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August 27, 2009

3

How to Create an Alias Programmatically

by Dan

First, a disclaimer. Apple will warn you not to do this. The only supported way of creating an alias is to use the Finder. If you must do it programmatically, you will be told to use AppleScript. But if AppleScript won’t work for you, and a simple Cocoa method is what you want, read on.

Mozy’s Mac client doesn’t create aliases, but our customers do. We want to make sure our software backs them up correctly. So we added some unit tests to our build process that create aliases and check to see that Mozy handles them correctly.

We first used AppleScript, but ran quickly into two issues:

  1. Our build server runs as the root user, which doesn’t have a UI context. AppleScript doesn’t work without a UI context.

  2. Even running as a normal user, AppleScript cannot access the system temporary files location (/tmp) which is where we wanted to create our aliases.

That’s when the fun began.

I spent quite a bit of time failing to find the right bit of magic to create an alias that functioned properly in Finder. It turns out that an alias is a data structure inside another data structure stored in the resource fork of an empty file. Those structures need to have the correct record types for everything to work.

Having gone to the trouble of figuring this out, I thought I’d share. This code creates an alias for a folder, but it should serve as a good template if you need to create another type.

- (void)makeAliasToFolder:(NSString *)destFolder inFolder:(NSString *)parentFolder withName:(NSString *)name
{
    // Create a resource file for the alias.
    FSRef parentRef;
    CFURLGetFSRef((CFURLRef)[NSURL fileURLWithPath:parentFolder], &parentRef);
    HFSUniStr255 aliasName;
    FSGetHFSUniStrFromString((CFStringRef)name, &aliasName);
    FSRef aliasRef;
    FSCreateResFile(&parentRef, aliasName.length, aliasName.unicode, 0, NULL, &aliasRef, NULL);

    // Construct alias data to write to resource fork.
    FSRef targetRef;
    CFURLGetFSRef((CFURLRef)[NSURL fileURLWithPath:destFolder], &targetRef);
    AliasHandle aliasHandle = NULL;
    FSNewAlias(NULL, &targetRef, &aliasHandle);

    // Add the alias data to the resource fork and close it.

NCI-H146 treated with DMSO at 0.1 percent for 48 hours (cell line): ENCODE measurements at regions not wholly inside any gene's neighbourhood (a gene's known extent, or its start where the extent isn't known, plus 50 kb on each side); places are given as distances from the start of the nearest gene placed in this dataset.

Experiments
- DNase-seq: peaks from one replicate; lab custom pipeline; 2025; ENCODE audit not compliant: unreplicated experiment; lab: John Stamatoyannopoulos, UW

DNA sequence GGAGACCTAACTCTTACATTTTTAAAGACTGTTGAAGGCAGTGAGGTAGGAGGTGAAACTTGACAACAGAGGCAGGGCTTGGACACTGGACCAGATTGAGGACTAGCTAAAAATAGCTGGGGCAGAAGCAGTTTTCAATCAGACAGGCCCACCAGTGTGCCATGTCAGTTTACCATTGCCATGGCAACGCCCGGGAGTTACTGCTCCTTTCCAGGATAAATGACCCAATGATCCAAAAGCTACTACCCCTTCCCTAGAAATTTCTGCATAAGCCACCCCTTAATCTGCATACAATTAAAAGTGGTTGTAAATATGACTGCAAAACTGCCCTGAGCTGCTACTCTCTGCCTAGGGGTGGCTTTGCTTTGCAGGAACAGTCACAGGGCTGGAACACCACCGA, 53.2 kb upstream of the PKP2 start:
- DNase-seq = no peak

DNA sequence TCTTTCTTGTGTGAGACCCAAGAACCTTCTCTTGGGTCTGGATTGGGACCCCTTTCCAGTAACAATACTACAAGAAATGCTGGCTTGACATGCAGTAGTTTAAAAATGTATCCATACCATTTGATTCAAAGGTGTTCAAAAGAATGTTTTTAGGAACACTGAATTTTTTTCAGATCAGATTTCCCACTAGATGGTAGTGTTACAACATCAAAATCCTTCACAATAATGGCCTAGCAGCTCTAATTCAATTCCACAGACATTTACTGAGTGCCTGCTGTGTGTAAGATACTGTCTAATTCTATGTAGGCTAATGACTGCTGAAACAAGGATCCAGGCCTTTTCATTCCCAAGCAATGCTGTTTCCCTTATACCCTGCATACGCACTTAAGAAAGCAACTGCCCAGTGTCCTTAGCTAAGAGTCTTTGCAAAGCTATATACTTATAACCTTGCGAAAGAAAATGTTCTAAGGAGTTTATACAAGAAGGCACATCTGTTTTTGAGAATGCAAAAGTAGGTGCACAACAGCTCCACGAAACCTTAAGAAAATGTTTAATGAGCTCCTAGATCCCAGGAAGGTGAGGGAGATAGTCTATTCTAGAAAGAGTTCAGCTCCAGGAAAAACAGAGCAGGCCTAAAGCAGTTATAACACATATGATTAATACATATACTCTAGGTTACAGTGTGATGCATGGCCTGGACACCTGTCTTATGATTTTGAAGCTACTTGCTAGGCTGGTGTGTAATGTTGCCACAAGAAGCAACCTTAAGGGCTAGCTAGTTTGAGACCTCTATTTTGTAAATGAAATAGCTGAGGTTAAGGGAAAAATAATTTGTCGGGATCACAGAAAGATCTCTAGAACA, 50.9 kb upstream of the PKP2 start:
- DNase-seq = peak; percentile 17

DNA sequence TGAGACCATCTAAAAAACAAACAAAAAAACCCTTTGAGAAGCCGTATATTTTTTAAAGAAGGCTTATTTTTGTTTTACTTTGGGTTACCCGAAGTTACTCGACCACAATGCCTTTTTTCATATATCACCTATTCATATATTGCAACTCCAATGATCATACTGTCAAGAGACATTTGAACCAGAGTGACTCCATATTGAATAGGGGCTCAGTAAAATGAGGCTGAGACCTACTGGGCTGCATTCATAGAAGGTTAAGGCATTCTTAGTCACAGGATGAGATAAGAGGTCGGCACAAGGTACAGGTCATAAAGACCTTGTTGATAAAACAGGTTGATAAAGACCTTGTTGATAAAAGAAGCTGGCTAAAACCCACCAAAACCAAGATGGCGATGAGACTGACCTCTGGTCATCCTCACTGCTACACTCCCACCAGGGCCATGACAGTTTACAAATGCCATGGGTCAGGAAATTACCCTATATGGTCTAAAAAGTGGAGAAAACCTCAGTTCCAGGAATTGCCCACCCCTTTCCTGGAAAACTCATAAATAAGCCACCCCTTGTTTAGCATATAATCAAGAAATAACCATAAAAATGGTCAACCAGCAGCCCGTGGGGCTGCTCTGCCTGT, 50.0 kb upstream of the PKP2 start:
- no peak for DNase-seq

ResFileRefNum fileReference = FSOpenResFile(&aliasRef, fsRdWrPerm);
    UseResFile(fileReference);
    AddResource((Handle)aliasHandle, 'alis', 0, NULL);
    CloseResFile(fileReference);

    // Update finder info.
    FSCatalogInfo catalogInfo;
    FSGetCatalogInfo(&aliasRef, kFSCatInfoFinderInfo, &catalogInfo, NULL, NULL, NULL);
    FileInfo *theFileInfo = (FileInfo*)(&catalogInfo.finderInfo);
    theFileInfo->finderFlags |= kIsAlias; // Set the alias bit.
    theFileInfo->finderFlags &= ~kHasBeenInited; // Clear the inited bit to tell Finder to recheck the file.
    theFileInfo->fileType = kContainerFolderAliasType;
    FSSetCatalogInfo(&aliasRef, kFSCatInfoFinderInfo, &catalogInfo);
}

I consider this code to be in the public domain. Please feel free to copy and paste. And let me know if you find any problems or have suggestions.

If you need a complete solution, Nathan Day wrote a nice set of classes called NDAlias. We didn’t want to import 9 classes for just a handful of unit tests.

I later found some of Apple’s sample code from 1999 demonstrating a similar approach. I think our Objective-C example is much easier to use.

3 Comments
  1. Aug 28 2009
  2. greg
    Sep 2 2009

    You may also use the source code of osxutils or the corresponding command line tool to make Finder aliases. See:

    http://codesnippets.joyent.com/posts/show/1745

  3. Sep 4 2009

    Amazing how I can search for something for hours and not find it. Thanks for the link. The source code for osxutils is:

    http://osxutils.cvs.sourceforge.net/viewvc/osxutils/osxutils/src/mkalias.c?view=markup

    The code is more complete than what I’ve got shown above, but is also much longer.

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